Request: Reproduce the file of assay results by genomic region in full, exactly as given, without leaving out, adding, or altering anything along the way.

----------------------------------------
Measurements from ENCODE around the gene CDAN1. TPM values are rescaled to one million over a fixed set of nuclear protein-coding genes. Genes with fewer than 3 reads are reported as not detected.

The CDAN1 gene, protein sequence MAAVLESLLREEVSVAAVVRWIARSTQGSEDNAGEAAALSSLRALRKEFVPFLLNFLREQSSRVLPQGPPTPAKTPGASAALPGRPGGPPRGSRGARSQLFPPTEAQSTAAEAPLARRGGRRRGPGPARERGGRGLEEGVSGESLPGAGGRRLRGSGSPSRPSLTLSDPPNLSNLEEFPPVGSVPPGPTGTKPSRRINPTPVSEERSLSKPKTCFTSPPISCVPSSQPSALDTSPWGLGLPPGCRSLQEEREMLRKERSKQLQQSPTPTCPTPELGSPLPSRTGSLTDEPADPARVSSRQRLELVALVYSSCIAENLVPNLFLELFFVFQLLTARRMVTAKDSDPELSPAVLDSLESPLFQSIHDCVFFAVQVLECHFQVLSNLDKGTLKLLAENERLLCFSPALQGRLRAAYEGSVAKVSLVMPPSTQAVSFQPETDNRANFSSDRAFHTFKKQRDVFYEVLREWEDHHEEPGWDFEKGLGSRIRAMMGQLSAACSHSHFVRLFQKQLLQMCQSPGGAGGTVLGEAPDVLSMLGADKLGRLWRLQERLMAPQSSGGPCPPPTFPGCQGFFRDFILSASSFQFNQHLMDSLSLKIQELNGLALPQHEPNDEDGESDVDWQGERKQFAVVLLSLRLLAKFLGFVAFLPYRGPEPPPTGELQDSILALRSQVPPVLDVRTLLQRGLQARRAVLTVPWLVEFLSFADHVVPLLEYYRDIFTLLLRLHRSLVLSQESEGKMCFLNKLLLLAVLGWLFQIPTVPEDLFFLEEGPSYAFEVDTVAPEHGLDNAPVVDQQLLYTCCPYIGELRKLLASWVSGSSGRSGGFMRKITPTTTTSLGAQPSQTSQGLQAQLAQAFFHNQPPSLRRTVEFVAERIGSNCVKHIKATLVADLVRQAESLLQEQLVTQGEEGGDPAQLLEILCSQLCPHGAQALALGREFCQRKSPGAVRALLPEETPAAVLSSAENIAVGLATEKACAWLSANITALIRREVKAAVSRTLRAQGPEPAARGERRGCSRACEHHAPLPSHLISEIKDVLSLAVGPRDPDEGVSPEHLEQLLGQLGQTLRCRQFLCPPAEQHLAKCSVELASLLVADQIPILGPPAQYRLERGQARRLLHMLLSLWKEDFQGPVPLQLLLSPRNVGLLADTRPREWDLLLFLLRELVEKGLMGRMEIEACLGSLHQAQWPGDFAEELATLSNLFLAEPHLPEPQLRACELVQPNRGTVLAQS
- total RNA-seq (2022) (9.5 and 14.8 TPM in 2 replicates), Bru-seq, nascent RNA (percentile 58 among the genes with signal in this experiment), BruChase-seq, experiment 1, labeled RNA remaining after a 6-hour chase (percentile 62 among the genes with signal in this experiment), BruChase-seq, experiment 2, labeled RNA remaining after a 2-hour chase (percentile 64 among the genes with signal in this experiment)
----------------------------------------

Measurements from ENCODE around the gene CDAN1. TPM values are rescaled to one million over a fixed set of nuclear protein-coding genes. Genes with fewer than 3 reads are reported as not detected.

The CDAN1 gene, protein sequence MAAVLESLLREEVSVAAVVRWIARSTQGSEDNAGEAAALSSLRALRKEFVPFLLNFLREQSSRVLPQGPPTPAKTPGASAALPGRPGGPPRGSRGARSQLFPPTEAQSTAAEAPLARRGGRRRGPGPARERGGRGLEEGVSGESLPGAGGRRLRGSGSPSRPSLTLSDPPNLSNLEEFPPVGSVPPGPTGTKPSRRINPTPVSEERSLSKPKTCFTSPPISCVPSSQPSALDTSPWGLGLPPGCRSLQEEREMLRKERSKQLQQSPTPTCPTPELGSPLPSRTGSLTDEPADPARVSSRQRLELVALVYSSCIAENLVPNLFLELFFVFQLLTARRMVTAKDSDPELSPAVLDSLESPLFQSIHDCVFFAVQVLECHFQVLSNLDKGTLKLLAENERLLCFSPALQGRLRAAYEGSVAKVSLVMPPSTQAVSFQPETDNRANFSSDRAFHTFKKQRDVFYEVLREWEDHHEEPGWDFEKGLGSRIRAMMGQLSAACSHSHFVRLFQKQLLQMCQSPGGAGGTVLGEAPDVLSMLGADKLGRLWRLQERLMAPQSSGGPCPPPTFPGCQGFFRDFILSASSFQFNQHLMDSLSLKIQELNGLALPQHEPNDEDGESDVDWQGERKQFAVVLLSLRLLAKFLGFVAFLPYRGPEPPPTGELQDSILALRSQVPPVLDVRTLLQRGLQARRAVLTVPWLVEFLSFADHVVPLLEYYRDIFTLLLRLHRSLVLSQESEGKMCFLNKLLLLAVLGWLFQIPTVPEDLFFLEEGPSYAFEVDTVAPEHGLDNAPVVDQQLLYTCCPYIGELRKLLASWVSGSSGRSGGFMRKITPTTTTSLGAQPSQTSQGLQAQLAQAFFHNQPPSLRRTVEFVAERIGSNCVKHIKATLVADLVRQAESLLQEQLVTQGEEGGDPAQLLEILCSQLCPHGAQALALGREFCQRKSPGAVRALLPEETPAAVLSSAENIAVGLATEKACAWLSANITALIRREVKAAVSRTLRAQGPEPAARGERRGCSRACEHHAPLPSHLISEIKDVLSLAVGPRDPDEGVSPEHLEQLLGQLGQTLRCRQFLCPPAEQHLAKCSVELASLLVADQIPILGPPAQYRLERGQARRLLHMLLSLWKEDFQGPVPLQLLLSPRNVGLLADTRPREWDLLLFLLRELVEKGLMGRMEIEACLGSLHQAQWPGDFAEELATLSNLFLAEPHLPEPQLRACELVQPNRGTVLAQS
- total RNA-seq (2022) (9.5 and 14.8 TPM in 2 replicates), Bru-seq, nascent RNA (percentile 58 among the genes with signal in this experiment), BruChase-seq, experiment 1, labeled RNA remaining after a 6-hour chase (percentile 62 among the genes with signal in this experiment), BruChase-seq, experiment 2, labeled RNA remaining after a 2-hour chase (percentile 64 among the genes with signal in this experiment)